I'm an admin of this site; I work full-time on trying to help people on LessWrong refine the art of human rationality.
Longer bio: www.lesswrong.com/posts/aG74jJkiPccqdkK3c/the-lesswrong-team-page-under-construction#Ben_Pace___Benito
When I un-check "Show low karma" it goes down to 3233.
I didn't have "Show Events" checked.
(You can check by seeing the numbers next to the load more button on the all-posts page for 2021.)
Woop! Pretty good results. A few of my +9s aren't in the top 50, but most of them are. And well done to Elephant Seal 2, ranking higher than Elephant Seal 1 did.
Thanks. All seems good here to me.
I generally like surveys! Here's a silly little survey I did that 100 people filled out, here's a survey John Wentworth did on people's technical background that 250 people that I know informs his writing. I think small surveys that directly answer key questions are very cheap and worthwhile.
It's important to do a good job on a survey that you try to make the schelling annual survey for ~10k people on the site to complete. One user made a mess of it in 2017 and the survey died (link, same link with different comments), and another user also didn't succeed in reviving in 2020 (link).
I think it'd be a nice-to-have to get an annual survey going, especially if it was run by someone who was trying to test particular hypotheses. For instance, if it were me, a bunch of questions on how users use the site that will help the LW team inform new feature development.
So I think it's fine for you to do a basic demographics-and-beliefs survey, though I think it's a bit much to demand/expect everyone to take your survey. Calling it "General Census" is a demand that people should actually fill it out that you have to develop buy-in for. Maybe you get lucky and everyone actually fills it out, but if it doesn't then those who filled it out will be unhappy with you for making them spend effort on a stag hunt where they didn't get the stag, and also people will trust you less-than-baseline in the future for such stag hunts.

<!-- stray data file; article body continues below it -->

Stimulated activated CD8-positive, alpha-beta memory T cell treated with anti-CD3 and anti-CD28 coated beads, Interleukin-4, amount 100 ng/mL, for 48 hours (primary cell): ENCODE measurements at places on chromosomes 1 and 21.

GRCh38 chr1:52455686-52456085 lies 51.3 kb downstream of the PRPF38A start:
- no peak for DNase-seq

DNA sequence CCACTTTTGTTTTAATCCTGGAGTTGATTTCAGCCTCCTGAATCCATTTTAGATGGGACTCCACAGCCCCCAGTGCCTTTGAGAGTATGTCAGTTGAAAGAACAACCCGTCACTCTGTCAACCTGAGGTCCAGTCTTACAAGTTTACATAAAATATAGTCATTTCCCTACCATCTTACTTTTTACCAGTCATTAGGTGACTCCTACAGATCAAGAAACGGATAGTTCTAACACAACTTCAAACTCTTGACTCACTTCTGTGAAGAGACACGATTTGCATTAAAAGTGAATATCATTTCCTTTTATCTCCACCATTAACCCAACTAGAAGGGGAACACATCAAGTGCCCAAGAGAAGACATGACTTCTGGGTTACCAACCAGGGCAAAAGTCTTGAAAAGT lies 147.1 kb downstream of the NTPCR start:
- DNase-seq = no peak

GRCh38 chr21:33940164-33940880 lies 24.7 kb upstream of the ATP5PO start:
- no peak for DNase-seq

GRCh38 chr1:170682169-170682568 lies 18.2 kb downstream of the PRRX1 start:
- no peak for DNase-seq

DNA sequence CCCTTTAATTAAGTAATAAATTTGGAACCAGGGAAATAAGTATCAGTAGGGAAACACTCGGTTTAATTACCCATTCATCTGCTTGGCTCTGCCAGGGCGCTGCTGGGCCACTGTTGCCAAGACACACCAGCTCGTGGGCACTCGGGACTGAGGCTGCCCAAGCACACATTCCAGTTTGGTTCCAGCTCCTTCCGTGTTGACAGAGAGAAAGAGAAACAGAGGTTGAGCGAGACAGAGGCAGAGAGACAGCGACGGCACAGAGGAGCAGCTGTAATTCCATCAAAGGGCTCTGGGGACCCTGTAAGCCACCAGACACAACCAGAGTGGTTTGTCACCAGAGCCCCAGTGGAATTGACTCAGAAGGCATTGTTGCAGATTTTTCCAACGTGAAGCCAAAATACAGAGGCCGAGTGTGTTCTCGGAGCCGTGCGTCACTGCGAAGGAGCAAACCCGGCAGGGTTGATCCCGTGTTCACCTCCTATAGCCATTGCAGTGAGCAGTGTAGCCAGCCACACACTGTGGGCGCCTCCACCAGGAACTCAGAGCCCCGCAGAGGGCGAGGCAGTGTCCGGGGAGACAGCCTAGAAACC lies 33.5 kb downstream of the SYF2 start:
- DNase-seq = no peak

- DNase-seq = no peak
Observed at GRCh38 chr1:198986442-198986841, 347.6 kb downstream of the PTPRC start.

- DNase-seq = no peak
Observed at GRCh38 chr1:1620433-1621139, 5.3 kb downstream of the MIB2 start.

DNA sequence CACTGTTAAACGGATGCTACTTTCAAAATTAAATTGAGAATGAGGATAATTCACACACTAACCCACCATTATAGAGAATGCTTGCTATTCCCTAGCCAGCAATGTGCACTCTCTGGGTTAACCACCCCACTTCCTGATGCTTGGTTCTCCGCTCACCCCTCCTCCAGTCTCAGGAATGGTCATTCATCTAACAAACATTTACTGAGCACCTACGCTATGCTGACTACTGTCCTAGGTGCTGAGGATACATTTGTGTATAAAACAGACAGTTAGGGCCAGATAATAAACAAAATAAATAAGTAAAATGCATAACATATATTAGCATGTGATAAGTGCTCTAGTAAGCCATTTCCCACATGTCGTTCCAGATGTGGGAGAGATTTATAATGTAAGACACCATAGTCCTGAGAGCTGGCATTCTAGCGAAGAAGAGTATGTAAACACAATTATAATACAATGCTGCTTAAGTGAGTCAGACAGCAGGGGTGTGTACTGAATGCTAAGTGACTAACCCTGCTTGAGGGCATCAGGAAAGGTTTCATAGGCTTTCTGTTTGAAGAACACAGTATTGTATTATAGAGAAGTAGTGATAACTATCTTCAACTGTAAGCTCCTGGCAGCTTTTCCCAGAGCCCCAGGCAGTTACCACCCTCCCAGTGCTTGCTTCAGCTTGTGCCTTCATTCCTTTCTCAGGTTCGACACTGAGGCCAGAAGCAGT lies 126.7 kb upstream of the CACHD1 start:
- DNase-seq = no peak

I don't want to block people from trying things (which is why I didn't try to in our brief PMs and shared you on the q's I'd gathered), nor am I freely endorsing any user who wants to run a survey that tries to take up 100s of hours of LW users.
I'm not certain, but I'm fairly confident I follow the structure of the argument and how it fits into the conversation.
I don't mean to imply I achieved mastery myself from reading the passage, I'm saying that the writer seems to me (from this and other instances) to have a powerful understanding of the domain.
Fair enough. Nonetheless, I have had this experience many times with Eliezer, including when dialoguing with people with much more domain-experience than Scott.
That makes more sense.
[Alexander][14:17] Can you expand on sexual recombinant hill-climbing search vs. gradient descent relative to a loss function, keeping in mind that I'm very weak on my understanding of these kinds of algorithms and you might have to explain exactly why they're different in this way?[Yudkowsky][14:21] It's about the size of the information bottleneck. [followed by a 6 paragraph explanation]
Can you expand on sexual recombinant hill-climbing search vs. gradient descent relative to a loss function, keeping in mind that I'm very weak on my understanding of these kinds of algorithms and you might have to explain exactly why they're different in this way?
It's about the size of the information bottleneck. [followed by a 6 paragraph explanation]
It's sections like this that show me how many levels above me Eliezer is. When I read Scott's question I thought "I can see that these two algorithms are quite different but I don't have a good answer for how they're different", and then Eliezer not only had an answer, but a fully fleshed out mechanistic model of the crucial differences between the two that he could immediately explain clearly, succinctly, and persuasively, in 6 paragraphs. And he only spent 4 minutes writing it.